Buy a lot of gangplanks. President Clinton did the DOD acquisition work force a big favor by vetoing the Defense authorization bill. A provision buried in the boilerplate (Sec. 906) calls for reducing the acquisition work force by 15,000 people by Oct. 1. Think of the savings if the same language o
Buy a lot of gangplanks. President Clinton did the DOD acquisition work force a big favor by vetoing the Defense authorization bill. A provision buried in the boilerplate (Sec. 906) calls for reducing the acquisition work force by 15,000 people by Oct. 1. Think of the savings if the same language only applied to Hill staff members. Oops, I forgot: They're all "essential."
Don't relax yet. Industry lobbyists expect the Defense authorization bill to eventually see the light of day, with the work-force reduction intact as well as other language that directly impacts jobs. This includes pilot programs to outsource payrolls for nonappropriated fund payrolls; privatization of vendor overpayment audits and commercialization of travel processing at three to six bases.
IT funds freed? The final version of the Defense bill would also remove the $2.4 billion spending cap on major DOD IT programs imposed by the House but still puts the Air Force BLSM and Army SIDPERS-3 systems under intense scrutiny.
American goulash. Phone companies fight hard for any bit of DOD business they can get. But two of the Baby Bells are picking up some DOD comm in Hungary—site of the Bosnian peace operation logistics bases—without even trying. That's because Ameritech owns roughly 30 percent of the Hungarian phone company, while US West has a piece of the Hungarian mobile telephone system. Reports from our Sava River, Hungary, antenna site indicate the first comm at the world's most famous floating bridge was from an Army tactical vehicle with a Hungarian mobile phone.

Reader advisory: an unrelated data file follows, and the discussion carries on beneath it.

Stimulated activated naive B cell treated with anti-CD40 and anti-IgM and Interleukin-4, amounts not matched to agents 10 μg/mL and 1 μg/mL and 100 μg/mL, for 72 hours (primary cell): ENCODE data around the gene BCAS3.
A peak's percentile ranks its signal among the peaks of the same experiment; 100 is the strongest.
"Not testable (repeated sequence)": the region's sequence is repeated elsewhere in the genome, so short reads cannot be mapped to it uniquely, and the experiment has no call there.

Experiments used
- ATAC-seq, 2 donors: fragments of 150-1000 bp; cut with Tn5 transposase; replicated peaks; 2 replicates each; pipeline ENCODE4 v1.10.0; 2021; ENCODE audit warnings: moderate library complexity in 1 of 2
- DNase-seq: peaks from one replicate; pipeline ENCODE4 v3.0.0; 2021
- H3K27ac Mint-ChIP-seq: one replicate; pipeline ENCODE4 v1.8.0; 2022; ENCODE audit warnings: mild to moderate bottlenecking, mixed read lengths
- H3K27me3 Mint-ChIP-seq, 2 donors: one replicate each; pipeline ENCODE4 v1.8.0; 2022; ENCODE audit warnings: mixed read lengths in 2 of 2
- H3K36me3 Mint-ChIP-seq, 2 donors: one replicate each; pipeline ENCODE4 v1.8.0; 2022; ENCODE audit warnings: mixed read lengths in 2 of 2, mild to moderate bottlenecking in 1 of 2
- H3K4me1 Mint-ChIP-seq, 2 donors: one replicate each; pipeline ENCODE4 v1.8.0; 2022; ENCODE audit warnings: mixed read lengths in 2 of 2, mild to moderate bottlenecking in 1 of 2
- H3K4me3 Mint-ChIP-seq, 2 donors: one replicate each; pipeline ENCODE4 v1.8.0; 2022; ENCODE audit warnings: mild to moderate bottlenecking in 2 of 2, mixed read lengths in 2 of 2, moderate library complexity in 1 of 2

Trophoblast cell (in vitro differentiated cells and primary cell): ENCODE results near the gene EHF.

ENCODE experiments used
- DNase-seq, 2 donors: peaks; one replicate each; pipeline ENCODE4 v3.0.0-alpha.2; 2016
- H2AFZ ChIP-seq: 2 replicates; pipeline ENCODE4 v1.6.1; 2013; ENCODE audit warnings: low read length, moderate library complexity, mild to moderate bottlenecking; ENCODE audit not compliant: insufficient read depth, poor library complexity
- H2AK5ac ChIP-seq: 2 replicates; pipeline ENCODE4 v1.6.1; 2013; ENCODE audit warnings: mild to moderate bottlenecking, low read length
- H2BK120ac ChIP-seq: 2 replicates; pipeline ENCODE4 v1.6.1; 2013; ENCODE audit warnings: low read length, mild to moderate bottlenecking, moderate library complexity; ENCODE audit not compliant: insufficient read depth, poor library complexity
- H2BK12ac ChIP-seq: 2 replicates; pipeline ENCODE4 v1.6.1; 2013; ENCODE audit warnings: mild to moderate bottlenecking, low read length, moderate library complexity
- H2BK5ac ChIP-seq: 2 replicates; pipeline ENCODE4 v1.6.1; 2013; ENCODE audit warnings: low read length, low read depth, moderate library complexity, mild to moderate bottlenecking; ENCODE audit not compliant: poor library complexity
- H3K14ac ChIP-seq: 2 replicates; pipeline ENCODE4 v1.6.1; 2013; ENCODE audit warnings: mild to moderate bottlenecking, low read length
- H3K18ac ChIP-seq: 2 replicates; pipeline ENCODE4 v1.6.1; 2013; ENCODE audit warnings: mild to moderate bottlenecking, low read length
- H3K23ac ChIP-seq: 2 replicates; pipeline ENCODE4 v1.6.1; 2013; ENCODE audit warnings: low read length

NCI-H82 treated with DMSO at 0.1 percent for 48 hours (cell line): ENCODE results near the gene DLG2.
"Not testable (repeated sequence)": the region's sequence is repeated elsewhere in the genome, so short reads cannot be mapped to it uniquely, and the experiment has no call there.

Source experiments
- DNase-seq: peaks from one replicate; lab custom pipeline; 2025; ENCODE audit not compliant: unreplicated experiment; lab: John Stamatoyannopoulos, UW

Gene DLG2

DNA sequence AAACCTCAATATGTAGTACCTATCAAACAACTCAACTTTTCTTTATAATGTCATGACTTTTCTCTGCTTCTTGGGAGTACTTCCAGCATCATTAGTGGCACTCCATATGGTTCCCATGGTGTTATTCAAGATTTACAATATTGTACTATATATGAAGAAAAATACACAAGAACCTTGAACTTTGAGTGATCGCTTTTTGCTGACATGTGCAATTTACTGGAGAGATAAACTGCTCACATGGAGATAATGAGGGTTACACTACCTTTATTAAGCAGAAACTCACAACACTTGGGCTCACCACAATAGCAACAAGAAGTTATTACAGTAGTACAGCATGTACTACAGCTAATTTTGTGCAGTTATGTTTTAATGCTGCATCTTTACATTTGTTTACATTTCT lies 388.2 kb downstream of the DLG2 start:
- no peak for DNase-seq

The Ma Bell strategy? AT&T's protest against the DISN buy reads like a blast from the past, when one company provided phone service, locally and nationally. AT&T says this is the most cost-effective strategy for DISN.
The Interceptor thinks this tack ties in with the firm's plans to get back into the local phone business in its commercial and residential operations. The DISN protest, I hear, does not exist in isolation but is tied to a larger plan to reinvent the new AT&T looking pretty much like the old Ma Bell. I can't wait until they start offering those black phones again.
Timing isn't everything. Figure this one out: AT&T asked for an extension on the DISN bids until Jan. 2, only to submit its bids early, on Dec. 29, the same day it filed the protest. Someone must have planned a long New Year's weekend in New Jersey.
Soft ball, hard ball. The week before the protest, AT&T and DISA held their DCTN user conference in Orlando, Fla., with Lt. Gen. Al. Edmonds from DISA and Harry Carr and Dick Lombardi from AT&T all enduring, I'm sure, a hard confab grind. You'd think they would have gone to the Magic Kingdom, which promises happy endings to all.
How about "irritating and awful"? In its protest against DISN, AT&T rolled out that trite legal phrase, saying DISA acted "arbitrarily and capriciously" in denying the company a chance to submit an integrated bid.
Send your choice of words to replace this hackneyed phrase to the Interceptor at firstname.lastname@example.org.
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